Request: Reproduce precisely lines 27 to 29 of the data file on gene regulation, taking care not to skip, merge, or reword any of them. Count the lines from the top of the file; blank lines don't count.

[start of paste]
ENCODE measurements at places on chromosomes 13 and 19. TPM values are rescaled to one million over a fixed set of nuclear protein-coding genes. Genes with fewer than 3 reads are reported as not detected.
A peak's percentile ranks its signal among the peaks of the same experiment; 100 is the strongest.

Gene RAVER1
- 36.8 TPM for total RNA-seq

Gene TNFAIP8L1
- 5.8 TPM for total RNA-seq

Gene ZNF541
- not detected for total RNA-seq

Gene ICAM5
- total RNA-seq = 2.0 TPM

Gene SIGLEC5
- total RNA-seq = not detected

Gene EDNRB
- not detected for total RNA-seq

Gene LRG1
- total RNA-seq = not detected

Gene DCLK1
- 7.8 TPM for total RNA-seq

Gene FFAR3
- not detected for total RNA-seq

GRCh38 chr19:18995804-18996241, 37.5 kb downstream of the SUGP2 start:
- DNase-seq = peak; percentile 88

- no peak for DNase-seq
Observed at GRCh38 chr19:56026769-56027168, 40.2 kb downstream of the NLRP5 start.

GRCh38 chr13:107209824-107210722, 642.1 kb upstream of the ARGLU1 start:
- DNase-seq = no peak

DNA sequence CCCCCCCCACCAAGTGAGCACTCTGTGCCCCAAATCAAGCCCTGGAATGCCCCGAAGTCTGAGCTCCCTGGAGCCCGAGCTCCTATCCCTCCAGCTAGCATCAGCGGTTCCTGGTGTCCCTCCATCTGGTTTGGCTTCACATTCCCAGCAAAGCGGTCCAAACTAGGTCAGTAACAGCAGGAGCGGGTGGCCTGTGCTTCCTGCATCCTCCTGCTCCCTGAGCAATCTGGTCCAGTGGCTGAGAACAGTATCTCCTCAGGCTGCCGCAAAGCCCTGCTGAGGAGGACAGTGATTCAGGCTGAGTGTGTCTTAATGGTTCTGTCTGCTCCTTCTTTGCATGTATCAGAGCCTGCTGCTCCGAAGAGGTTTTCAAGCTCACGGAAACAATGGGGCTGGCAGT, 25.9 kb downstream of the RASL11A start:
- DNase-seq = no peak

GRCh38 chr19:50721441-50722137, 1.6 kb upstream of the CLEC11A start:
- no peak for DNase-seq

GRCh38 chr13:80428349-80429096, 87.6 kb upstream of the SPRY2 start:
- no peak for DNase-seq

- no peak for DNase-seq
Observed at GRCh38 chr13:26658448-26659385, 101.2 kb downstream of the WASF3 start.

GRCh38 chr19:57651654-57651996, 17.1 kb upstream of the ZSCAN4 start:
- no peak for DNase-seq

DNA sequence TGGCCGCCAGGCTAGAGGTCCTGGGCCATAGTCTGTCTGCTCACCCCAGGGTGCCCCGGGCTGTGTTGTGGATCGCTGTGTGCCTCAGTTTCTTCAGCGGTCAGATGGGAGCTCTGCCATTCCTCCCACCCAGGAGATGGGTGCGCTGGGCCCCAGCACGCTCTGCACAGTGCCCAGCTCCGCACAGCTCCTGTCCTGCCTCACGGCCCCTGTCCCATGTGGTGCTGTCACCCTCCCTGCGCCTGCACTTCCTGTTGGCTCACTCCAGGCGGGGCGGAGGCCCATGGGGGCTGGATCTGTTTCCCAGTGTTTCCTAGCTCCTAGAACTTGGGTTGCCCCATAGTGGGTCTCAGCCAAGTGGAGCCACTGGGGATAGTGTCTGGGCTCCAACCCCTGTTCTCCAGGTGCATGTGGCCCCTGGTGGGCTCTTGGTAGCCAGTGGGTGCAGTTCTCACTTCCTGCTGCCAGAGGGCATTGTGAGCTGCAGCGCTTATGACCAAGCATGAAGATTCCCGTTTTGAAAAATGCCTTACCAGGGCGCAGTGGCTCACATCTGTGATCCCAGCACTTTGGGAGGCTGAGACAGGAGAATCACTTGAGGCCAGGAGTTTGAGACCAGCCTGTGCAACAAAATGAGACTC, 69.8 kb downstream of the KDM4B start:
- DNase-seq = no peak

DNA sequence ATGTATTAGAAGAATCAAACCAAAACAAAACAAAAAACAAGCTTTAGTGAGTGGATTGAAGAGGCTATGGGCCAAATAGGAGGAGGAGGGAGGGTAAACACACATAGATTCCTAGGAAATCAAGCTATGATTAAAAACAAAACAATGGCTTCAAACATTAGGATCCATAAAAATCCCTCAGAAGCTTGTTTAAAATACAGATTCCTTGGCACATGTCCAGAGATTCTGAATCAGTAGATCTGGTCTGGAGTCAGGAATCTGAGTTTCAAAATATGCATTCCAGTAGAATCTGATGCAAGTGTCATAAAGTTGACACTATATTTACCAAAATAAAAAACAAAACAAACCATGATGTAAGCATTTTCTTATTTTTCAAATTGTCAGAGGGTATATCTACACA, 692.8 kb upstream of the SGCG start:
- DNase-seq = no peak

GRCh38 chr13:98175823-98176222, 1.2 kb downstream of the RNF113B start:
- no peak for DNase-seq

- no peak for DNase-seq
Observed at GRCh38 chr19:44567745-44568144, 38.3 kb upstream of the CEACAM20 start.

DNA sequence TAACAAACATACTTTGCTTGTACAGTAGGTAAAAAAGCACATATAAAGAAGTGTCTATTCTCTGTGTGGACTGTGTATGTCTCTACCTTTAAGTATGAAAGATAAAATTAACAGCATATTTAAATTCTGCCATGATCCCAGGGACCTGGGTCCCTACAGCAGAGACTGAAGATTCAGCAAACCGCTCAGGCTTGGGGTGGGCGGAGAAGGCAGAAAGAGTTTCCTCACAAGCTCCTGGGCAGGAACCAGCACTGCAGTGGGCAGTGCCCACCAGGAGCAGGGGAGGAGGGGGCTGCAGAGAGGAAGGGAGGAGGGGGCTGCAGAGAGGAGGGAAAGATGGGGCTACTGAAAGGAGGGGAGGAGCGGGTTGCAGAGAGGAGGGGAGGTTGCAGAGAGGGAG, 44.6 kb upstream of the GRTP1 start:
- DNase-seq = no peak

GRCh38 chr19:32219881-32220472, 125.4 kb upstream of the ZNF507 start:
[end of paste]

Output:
DNA sequence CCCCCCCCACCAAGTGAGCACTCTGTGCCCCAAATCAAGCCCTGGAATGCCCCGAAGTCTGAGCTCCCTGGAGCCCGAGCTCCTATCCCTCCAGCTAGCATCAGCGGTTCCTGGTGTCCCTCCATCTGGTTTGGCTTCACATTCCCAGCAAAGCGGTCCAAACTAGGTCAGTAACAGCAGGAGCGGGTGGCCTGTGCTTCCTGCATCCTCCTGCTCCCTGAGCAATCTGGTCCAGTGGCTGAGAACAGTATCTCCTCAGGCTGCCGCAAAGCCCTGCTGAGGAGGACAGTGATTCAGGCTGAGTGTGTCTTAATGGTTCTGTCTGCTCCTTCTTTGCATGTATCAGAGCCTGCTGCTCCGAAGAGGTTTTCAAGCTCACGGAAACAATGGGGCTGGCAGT, 25.9 kb downstream of the RASL11A start:
- DNase-seq = no peak

GRCh38 chr19:50721441-50722137, 1.6 kb upstream of the CLEC11A start: